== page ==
As of August, I am the interim associate director of the University Writer Center at N.C. A&T.
We have a small staff with a lot of heart. In addition to helping students in the office, we are also creating a strong and consistent online presence. Our Twitter page is full of writing resources that students we hope will find useful.
While taking a tour of the Charleston, S.C. harbor today, I had the opportunity to see the largest cargo ship to arrive on the East Coast.
COSCO (based in China) has 14,000 containers. It’s 1,200 feet long/158 feet wide (large enough to hold the Statue of Liberty, the Washington Monument, with room to spare for Big Ben, according to this story published in the Charleston Post and Courier newspaper.
When the U.S. Army Corps of Engineers finishes dredging the harbor from 45 to 52 feet, the Port of Charleston will be able to handle 18,000 container cargo ships coming out of the newly-renovated Panama Canal.
Jim Burch, the first black ACC basketball official, died May 19, at age 91 in Apex, NC. He was my cousin’s father. He had a brilliant history as an athlete and basketball official with the CIAA, Southern Conference, and the ACC.
One of the great pictures is one where he is staring up at University of Virginia’s Ralph Sampson during a game with Clemson. He also trained other referees. Listen to reflections from some of the hundreds of men and women basketball officials he trained who made careers out of officiating.
It has been a banner academic year for JOMC when it comes to undergraduate and faculty research.
Mass communication students entered a record five posters in this spring’s A&T Undergraduate Research Symposium.
Courtney Turner, a recent graduate, won honorable mention in the fall 2018 Black Doctoral Network Undergraduate Research Poster Competition. It was the first time a JOMC student has placed in a national conference. Students in a mass communication class helped gather the data for the “Black Panther” poster.
Faculty Research and Creative Works
Drs. Kortni Alston, Mari Zhang, and Kim Smith presented research at regional and national communication conferences. They are now working to get their presentations published.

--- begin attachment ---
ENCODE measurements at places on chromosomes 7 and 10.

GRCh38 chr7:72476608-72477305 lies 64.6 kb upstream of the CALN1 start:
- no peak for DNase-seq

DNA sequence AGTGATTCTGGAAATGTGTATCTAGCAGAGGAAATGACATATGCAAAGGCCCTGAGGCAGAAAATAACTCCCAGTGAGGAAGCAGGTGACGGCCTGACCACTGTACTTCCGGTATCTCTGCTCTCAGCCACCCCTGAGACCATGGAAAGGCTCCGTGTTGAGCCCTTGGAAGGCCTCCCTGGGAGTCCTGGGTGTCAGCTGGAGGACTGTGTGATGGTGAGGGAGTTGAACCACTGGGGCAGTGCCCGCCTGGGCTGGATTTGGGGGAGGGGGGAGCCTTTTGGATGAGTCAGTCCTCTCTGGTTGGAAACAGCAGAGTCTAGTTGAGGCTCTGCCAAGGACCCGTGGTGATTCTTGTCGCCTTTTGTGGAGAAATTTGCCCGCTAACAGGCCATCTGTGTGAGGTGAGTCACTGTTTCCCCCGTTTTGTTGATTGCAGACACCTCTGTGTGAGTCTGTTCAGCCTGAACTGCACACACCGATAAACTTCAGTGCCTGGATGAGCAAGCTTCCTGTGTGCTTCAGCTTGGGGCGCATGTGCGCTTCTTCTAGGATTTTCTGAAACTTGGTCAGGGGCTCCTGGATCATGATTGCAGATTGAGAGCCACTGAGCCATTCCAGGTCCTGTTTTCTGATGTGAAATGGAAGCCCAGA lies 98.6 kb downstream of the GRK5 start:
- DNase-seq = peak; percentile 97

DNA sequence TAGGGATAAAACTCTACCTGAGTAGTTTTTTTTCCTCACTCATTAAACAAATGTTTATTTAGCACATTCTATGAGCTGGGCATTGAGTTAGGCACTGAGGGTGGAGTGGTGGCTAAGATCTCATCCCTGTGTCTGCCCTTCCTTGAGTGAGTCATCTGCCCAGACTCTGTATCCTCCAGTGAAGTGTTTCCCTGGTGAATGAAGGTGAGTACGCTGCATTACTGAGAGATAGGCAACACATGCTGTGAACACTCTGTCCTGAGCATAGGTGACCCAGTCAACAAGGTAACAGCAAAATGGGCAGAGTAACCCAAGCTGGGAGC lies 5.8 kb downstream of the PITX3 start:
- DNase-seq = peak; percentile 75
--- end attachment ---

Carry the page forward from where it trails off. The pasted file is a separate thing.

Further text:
Dr. Yahya Kamalipour’s book, “Global Discourse in Fractured Times: Perspectives in Journalism, Media, Education and politics,” was published in 2018.
Dr. Kevin Keenan presented a paper on American advertisers expanding into the Middle East at the Arab-U.S. Association for Communication Editor Conference in Lafayette, LA.
Arthea Perry’s artwork was exhibited at the H.C. Taylor Art Gallery at North Carolina A&T in 2018.
Here is the lineup for next week’s JOMC Research Showcase: the best yet.
“Happiness Scholar,” Dr. Alston, will conduct a workshop for students on the psychological benefits of being happy and how to achieve it.
Dr. Zhang will talk about research on the use of mobile health Apps.
Professor Arthea Perry will tell us about the research she is conducting on her roots: The Yorubo people of southwest Africa (Nigeria and Benin).
You’ll hear research from mass communication students on R.Kelly and what black women tweeted the night of Lifetime’s “SurvivingR.Kelly” as they attempted to frame and influence the public conversation about Kelly.
Dr. Gary Guffey will talk about the value of undergraduate research.
The showcase will be held Wednesday, April 24 in room 215, from 12-2 p.m. This is part of the weeklong activities associated with JOMC Week.
I live-streamed Nipsey Hussle’s “going-home” celebration last Thursday afternoon in my journalism class. It was done by accident, as I noticed one student had tuned it in on her mobile phone during a short break.
I felt that this was a historic news event that all of my students should experience.
When the picture began playing through the projector in Room 110 in Crosby Hall, the silence was deafening. Perhaps this was their “Martin Luther King moment,” I thought, just like it was my father’s “MLK moment” when I watched him sob in front of the TV during Rev. King’s funeral that CBS News broadcast live from Ebenezer Baptist Church in Atlanta on that sad day in April of 1968.
At 8, I didn’t fully understand the impact of Rev. King and his commitment to nonviolence and economic justice.
But after observing my students, some of whom had become emotional, I slowly began to appreciate the moment, and essence of Nipsey. Just as my father was hurting that day in 1968, my students were also in pain.